A few weeks ago I talked up a big game about my dad's steamed whole fish with ginger and scallions, and a few lovely friends pointed out that it's a little unfair to tout its deliciousness without actually sharing the recipe (okay, there may have been some yelling and hand waving involved, too).
Those of you who have actually shared meals with my parents know that my dad isn't a recipe sort of guy, and so one afternoon recently I had him make his fish at our house so that I could photograph and document it. I've made this fish many times before myself, but my dad, accompanied by my sous chef mother, are the masters.
The first step is to julienne some fresh ginger and green onions (about 3 spring onions and an equal amount of ginger). It's important not to shred or grate to maintain the integrity of the flavor of these ingredients.
Then, it's time to rig up a steamer. Some people use steamer baskets, but my family is much more Macgyver than that. We take a plate (better to find one with a dip, like the one pictured above), and a few chopsticks. Then, lay each whole fish perpendicular across the top of the chopsticks. Set the whole plate over a pan of barely-simmering water. Make sure the pan has a tight-fitting lid, and steam the fish until the flesh is opaque and flakes easily with a fork (anywhere between 8-12 minutes).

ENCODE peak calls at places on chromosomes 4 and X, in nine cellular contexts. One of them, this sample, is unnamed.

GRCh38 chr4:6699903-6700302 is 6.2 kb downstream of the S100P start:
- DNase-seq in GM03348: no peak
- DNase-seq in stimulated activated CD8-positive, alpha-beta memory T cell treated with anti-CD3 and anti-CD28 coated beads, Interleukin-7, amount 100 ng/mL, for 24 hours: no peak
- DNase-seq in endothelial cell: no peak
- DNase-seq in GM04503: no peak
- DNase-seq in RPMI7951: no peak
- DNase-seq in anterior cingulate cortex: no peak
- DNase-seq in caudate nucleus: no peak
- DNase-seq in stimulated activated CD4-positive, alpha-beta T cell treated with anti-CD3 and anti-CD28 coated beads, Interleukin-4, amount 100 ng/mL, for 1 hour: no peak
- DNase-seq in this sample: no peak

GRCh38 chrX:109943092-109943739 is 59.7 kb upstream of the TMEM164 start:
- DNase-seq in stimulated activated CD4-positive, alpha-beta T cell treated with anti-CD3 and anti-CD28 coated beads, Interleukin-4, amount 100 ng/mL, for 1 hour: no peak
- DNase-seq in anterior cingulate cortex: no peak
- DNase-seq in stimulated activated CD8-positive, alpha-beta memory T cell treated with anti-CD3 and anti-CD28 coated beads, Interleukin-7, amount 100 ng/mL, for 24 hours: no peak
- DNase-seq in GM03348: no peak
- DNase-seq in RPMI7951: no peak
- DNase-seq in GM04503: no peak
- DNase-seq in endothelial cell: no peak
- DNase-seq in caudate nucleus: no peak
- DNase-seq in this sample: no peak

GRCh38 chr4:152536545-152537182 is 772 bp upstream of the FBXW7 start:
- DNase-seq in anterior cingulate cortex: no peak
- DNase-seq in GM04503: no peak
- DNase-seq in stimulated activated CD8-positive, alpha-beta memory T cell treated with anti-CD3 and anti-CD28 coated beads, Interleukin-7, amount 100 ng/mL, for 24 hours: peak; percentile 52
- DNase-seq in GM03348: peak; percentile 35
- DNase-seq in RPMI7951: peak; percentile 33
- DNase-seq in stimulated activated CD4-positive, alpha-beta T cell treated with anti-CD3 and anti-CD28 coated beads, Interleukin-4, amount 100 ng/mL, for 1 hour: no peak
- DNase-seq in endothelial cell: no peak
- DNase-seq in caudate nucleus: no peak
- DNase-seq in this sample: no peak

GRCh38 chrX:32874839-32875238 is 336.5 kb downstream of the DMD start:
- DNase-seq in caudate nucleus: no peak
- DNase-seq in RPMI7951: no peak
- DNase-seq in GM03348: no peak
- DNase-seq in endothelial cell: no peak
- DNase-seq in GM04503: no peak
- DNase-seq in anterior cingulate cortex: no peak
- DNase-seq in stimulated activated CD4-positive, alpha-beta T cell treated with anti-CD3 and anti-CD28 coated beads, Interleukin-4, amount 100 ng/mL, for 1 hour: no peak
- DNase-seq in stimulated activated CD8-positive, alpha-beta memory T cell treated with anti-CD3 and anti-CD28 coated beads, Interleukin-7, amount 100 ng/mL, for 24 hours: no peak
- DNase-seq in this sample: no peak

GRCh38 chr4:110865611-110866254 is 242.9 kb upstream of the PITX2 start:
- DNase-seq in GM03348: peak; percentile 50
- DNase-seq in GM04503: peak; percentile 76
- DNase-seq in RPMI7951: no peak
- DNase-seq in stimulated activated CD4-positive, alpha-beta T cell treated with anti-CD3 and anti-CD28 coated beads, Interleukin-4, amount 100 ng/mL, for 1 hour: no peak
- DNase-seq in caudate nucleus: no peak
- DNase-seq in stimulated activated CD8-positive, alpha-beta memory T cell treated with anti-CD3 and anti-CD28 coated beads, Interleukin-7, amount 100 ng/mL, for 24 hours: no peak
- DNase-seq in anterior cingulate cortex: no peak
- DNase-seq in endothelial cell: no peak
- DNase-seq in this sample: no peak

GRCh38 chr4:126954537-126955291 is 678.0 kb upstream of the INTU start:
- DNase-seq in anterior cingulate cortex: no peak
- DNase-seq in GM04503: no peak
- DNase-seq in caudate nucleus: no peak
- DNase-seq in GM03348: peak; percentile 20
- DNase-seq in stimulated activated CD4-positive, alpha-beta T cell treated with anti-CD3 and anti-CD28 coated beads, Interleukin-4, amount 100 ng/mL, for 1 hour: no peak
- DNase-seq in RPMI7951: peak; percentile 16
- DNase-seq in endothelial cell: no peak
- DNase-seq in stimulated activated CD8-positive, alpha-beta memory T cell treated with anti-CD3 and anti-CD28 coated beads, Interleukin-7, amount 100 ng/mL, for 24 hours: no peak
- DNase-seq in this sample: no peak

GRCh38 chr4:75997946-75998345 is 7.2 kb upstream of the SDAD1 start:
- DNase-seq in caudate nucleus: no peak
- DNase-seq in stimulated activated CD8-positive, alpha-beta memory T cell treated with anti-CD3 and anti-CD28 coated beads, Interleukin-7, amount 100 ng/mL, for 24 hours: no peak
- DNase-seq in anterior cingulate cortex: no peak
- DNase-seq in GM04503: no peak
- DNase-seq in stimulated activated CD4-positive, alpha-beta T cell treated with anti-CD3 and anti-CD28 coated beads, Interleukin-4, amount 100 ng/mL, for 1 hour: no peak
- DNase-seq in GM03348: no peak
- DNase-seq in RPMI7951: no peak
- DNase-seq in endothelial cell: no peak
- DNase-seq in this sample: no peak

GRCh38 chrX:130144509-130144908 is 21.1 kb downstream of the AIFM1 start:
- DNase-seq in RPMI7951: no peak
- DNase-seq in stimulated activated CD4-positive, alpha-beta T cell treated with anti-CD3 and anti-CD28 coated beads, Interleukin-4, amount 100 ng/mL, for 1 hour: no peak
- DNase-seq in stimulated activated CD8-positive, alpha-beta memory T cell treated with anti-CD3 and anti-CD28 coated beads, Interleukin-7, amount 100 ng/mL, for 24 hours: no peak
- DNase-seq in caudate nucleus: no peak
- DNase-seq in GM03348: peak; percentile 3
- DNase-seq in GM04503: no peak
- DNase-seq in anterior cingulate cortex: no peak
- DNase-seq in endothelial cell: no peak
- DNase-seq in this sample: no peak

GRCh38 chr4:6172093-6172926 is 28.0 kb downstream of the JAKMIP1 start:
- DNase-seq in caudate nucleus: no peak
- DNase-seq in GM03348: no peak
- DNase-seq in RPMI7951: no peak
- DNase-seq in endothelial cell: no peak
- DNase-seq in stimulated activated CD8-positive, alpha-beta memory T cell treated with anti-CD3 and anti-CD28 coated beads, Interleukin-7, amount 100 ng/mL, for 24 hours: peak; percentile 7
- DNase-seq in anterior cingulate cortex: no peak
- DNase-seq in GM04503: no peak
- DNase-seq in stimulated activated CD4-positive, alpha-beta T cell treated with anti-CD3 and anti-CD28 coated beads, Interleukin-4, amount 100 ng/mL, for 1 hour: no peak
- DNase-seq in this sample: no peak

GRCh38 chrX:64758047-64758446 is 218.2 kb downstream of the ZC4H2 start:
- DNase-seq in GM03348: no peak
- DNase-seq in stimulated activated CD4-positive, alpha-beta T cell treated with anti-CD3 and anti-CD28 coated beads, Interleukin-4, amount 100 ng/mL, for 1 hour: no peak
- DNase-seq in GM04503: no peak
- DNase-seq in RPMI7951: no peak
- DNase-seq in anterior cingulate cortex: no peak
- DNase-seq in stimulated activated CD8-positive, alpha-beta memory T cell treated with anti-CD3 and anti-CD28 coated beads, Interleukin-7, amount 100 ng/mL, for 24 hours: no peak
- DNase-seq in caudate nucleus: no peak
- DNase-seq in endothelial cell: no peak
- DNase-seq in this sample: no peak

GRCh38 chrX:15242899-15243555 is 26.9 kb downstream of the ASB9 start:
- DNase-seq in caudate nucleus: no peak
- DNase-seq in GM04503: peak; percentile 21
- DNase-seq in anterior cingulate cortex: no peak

While the fish is steaming, heat a drizzle of olive oil in a medium saucepan and saute the onions and ginger until the onions are wilted and the ginger is tender. Plate the ginger and onions and allow them to cool slightly.
A sidenote here -- if you're wondering what type of whole fish you should buy, my absolute favorite is freshwater trout. They're local to the waters where I grew up (in upstate South Carolina), and to this day it's the fish I crave the most whenever there are ginger and scallions involved. But really, any small to medium-sized fresh fish will do (the fish we used here were whiting caught by my dad off of the dock near their house).
My dad told my mom to add the finishing touches so that she'd look like she was the master chef
After the fish is fully cooked, gently remove the fish and place them on a plate. Liberally drizzle soy sauce over the fish, then top with the onions and ginger. Serve immediately to oohs and ahhs.
Update: Since I published this post, my dad informs me that low sodium soy sauce is best to use for this recipe because it allows you to use more without oversalting the dish, and that, for maximum flavor, you can use double the amount of green onions and ginger pictured here.